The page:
This phrase from the Bible has always intrigued me. It is as blatant in Hebrew as it is in English – as if Aaron (the “he” in the verse) were positioned between two similar cohorts of people, one the living and the other zombies, walking dead, attacking hordes. It’s the word “until” that brings it out, because it implies the process of death from the plague did not end with Aaron assuming his sentry position.
As it happens, I was thinking about what I would write about this verse during the weeks on either side of a family gathering organized by my sister. This winter, it will be my father’s thirtieth yartzheit, the thirtieth anniversary of his death. Chicago is very cold in the winter; indeed, my father’s burial took place on a day of record-setting temperatures. So, at my sister’s suggestion, we scheduled an observance at his grave on a warm day. She arranged for the military honors we did not have at his burial, and each of his children took the opportunity to speak.
My dad is buried with his parents and in close proximity to many of his aunts, uncles and cousins. Before us as we spoke was family – my mom, his children and most of their spouses, most of his grandchildren, many of his nieces and nephews and half of his six great-grandchildren. We called on his presence in remembrances and in his own words, written as a soldier during his service in the Second World War.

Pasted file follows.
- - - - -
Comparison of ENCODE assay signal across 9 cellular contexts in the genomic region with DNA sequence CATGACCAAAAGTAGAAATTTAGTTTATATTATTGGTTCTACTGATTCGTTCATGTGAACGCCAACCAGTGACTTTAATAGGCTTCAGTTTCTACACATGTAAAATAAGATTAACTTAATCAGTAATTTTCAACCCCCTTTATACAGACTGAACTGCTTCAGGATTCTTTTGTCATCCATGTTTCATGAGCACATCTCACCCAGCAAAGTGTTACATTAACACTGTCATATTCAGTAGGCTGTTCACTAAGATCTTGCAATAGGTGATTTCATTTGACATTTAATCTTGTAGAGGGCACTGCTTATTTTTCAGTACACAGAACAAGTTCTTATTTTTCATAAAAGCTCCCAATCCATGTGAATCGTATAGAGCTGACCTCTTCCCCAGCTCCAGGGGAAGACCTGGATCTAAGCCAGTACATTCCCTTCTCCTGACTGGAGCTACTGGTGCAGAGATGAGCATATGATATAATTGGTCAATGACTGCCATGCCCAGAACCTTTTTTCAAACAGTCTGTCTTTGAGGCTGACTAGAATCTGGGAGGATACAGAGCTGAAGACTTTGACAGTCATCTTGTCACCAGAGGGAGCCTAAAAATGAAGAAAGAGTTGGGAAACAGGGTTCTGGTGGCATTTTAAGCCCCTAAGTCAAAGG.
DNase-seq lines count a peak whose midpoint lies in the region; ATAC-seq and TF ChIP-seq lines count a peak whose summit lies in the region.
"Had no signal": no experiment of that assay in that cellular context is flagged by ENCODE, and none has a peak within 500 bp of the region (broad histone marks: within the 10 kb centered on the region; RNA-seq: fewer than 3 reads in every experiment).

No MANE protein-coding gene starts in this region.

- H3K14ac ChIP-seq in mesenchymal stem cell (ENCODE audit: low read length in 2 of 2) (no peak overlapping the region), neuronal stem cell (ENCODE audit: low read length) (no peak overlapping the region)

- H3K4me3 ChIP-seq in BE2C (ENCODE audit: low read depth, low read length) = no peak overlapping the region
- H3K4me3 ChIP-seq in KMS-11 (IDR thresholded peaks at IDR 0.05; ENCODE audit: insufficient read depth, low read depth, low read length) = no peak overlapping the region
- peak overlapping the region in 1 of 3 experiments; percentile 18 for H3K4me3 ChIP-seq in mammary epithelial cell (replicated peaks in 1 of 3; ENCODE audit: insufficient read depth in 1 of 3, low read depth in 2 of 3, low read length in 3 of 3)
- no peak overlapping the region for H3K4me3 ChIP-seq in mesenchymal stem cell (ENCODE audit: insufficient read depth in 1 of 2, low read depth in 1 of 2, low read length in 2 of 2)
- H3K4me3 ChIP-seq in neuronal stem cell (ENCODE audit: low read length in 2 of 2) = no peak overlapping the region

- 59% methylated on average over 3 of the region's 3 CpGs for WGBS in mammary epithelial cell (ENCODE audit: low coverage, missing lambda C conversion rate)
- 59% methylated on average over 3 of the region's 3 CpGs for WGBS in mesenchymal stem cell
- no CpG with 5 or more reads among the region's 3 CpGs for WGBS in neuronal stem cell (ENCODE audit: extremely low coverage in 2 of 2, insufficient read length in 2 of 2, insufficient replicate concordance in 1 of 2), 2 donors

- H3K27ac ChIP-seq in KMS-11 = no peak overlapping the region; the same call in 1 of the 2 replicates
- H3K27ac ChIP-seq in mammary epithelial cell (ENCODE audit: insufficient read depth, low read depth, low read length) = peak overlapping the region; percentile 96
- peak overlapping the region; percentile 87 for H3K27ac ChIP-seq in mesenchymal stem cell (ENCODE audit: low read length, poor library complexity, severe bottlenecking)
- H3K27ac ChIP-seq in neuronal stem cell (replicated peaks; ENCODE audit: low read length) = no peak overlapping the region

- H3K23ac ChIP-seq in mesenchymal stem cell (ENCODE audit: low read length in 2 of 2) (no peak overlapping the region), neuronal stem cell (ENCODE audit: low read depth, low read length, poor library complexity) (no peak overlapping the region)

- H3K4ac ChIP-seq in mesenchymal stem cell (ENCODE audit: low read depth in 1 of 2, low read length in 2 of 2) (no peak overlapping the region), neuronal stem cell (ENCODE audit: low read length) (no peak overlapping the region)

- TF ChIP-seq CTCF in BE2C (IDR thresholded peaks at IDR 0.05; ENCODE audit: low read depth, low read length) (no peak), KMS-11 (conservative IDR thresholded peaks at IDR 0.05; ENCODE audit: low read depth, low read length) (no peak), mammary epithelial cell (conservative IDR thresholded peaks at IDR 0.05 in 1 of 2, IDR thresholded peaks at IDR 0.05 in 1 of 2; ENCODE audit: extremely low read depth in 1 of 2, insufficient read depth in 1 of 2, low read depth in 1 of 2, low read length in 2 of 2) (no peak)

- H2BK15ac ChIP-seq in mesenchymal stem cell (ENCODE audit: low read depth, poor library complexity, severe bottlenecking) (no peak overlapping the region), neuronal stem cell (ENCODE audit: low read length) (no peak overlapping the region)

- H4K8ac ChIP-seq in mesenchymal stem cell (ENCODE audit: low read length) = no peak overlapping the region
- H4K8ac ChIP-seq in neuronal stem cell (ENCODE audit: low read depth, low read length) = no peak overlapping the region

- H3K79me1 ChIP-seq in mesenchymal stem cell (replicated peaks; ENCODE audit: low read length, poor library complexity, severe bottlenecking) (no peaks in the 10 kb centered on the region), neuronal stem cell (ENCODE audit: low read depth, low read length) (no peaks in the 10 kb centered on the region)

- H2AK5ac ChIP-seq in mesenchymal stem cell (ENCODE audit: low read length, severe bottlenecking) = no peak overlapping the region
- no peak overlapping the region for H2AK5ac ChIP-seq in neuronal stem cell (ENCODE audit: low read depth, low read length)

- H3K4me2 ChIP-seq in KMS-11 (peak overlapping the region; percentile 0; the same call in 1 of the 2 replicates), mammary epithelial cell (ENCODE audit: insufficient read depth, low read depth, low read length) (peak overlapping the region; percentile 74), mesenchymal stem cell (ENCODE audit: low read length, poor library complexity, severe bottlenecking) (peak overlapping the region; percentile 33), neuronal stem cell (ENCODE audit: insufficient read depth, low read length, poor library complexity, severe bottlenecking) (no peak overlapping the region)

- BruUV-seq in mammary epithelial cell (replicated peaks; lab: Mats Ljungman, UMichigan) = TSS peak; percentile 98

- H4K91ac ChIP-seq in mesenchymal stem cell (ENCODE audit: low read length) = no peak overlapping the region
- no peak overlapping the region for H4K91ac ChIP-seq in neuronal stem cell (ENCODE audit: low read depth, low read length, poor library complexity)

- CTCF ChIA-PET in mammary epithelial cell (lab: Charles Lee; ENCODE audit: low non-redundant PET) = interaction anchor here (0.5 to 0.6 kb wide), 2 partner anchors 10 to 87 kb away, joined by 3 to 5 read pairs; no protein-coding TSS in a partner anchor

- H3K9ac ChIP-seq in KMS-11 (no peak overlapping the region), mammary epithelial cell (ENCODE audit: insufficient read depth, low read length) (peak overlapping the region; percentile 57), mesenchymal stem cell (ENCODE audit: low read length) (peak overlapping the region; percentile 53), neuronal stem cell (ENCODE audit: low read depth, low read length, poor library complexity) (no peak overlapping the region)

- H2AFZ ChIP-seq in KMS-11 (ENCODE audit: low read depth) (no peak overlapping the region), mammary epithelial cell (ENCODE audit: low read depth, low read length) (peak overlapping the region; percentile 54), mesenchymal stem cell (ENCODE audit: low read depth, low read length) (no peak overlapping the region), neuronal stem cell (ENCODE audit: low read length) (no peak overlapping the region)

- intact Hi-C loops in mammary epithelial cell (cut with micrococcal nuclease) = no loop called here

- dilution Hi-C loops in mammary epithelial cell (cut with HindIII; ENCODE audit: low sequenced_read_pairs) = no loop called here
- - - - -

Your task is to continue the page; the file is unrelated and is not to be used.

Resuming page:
We stood between the dead and the living, until.
There was no plague to arrest. But there was good reason for the living to stand before the dead until it was time to take our leave and return to the house in which the three of us were raised. We went there to do the things we do only when we are alive: to eat, to tell stories, to laugh, to remember and to plant the seeds of memory for the youngest who were there.